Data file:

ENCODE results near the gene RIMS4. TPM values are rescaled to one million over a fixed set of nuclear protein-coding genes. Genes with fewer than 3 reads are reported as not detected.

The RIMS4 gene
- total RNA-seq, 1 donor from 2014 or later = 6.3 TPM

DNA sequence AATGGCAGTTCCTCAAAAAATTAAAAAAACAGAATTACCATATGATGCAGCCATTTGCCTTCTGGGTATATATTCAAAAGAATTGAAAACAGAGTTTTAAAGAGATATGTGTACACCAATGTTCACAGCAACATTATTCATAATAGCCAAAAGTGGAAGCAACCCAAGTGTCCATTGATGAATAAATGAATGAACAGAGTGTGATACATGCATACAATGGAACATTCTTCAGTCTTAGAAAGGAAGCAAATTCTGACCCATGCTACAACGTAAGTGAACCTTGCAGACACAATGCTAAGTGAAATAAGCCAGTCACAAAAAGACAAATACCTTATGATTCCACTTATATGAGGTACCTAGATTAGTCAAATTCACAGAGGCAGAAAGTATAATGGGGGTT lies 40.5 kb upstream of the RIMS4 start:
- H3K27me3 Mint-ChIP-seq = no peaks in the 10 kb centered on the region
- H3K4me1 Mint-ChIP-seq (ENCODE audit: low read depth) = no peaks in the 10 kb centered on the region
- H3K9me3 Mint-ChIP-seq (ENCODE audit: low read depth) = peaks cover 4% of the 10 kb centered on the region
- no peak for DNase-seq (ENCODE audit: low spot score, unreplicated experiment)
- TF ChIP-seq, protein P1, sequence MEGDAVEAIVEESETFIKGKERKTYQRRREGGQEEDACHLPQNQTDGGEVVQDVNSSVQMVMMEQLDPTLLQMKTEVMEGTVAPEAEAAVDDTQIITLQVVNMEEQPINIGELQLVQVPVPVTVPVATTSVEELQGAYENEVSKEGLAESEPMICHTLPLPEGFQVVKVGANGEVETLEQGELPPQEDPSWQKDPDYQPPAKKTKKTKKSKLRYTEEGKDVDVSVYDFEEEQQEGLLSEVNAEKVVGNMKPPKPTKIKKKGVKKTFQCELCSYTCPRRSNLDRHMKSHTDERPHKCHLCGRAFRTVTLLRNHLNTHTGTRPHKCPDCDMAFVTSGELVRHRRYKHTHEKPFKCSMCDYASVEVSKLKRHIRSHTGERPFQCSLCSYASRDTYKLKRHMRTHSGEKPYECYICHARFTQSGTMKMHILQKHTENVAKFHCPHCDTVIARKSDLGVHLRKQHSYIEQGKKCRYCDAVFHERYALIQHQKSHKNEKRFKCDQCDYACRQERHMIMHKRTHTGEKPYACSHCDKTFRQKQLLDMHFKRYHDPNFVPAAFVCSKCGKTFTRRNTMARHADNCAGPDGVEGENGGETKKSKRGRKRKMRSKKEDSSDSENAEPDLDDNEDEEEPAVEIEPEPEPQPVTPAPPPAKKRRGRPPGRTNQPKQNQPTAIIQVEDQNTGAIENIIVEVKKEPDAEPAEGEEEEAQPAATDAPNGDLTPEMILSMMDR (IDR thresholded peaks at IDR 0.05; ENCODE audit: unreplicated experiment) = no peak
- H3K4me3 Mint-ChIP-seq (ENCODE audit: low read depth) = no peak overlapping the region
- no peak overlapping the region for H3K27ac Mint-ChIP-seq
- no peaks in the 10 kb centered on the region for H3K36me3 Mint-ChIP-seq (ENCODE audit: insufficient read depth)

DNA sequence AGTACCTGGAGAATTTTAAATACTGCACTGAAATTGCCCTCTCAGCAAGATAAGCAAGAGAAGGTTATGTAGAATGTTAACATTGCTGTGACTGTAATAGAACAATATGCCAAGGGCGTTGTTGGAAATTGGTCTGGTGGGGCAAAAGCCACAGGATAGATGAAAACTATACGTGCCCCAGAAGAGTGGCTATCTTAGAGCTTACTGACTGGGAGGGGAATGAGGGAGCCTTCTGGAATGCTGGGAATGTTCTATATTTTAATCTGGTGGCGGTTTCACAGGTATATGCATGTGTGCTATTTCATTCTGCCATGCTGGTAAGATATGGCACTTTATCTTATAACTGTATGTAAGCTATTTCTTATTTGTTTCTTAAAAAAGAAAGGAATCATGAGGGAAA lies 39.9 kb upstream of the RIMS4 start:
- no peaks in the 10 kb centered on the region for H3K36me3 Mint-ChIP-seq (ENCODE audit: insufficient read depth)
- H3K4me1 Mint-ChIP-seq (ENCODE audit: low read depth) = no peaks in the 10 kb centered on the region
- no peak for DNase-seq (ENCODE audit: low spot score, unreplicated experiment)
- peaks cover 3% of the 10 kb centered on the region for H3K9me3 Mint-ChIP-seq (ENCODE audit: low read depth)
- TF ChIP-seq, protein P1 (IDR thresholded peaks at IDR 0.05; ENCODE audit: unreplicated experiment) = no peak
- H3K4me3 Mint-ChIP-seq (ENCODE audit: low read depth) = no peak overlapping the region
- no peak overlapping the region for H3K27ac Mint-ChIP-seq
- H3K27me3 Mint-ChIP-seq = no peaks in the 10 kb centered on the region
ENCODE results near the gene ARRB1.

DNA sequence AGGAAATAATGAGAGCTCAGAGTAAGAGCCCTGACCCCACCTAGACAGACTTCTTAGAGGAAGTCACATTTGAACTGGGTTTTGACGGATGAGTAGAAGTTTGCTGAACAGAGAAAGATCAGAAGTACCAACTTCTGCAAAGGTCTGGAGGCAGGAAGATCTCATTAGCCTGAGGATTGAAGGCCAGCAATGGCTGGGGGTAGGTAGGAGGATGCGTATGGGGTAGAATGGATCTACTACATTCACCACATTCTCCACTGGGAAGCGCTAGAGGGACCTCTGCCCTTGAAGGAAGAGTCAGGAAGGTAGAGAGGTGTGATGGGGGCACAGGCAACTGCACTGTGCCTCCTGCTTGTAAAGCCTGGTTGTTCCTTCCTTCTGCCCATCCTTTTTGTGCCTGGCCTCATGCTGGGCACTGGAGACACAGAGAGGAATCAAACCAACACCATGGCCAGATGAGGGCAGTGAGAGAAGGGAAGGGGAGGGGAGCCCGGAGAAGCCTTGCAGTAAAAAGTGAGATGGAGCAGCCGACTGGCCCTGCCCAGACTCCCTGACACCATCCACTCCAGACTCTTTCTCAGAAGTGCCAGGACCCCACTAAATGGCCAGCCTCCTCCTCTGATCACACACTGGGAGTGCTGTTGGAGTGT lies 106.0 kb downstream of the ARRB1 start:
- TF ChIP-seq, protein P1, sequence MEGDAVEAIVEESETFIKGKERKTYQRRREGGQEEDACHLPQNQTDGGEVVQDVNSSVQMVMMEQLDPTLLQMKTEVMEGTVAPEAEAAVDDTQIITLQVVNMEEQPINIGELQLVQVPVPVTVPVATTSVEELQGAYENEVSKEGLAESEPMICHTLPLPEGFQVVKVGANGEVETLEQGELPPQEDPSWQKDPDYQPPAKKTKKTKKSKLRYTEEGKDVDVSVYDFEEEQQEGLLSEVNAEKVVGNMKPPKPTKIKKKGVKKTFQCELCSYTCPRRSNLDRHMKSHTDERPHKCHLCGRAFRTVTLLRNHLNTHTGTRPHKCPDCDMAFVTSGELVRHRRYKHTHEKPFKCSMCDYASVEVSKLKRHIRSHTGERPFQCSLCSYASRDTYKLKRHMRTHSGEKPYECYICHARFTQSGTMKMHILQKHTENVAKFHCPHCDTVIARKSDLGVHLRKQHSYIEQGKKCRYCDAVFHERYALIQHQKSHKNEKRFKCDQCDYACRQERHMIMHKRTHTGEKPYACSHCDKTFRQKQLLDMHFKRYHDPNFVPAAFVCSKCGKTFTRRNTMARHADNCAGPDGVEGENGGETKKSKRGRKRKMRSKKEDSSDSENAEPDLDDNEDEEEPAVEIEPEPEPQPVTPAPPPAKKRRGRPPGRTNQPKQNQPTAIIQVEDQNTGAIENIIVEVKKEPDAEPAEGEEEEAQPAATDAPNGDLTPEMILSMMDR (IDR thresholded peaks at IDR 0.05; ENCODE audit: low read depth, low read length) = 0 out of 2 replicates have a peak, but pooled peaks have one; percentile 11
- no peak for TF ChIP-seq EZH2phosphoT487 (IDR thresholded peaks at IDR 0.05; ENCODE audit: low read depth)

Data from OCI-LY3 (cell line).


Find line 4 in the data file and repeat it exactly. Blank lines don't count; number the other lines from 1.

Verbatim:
DNA sequence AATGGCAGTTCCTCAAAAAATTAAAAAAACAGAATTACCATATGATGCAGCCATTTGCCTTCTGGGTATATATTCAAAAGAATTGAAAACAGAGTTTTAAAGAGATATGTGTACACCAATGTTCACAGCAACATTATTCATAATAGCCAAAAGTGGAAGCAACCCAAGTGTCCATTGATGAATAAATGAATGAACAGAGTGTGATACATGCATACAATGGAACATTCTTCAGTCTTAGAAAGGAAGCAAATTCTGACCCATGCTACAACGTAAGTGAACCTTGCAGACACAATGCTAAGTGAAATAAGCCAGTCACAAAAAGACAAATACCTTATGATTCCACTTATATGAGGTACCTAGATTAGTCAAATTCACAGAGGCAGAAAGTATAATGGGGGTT lies 40.5 kb upstream of the RIMS4 start: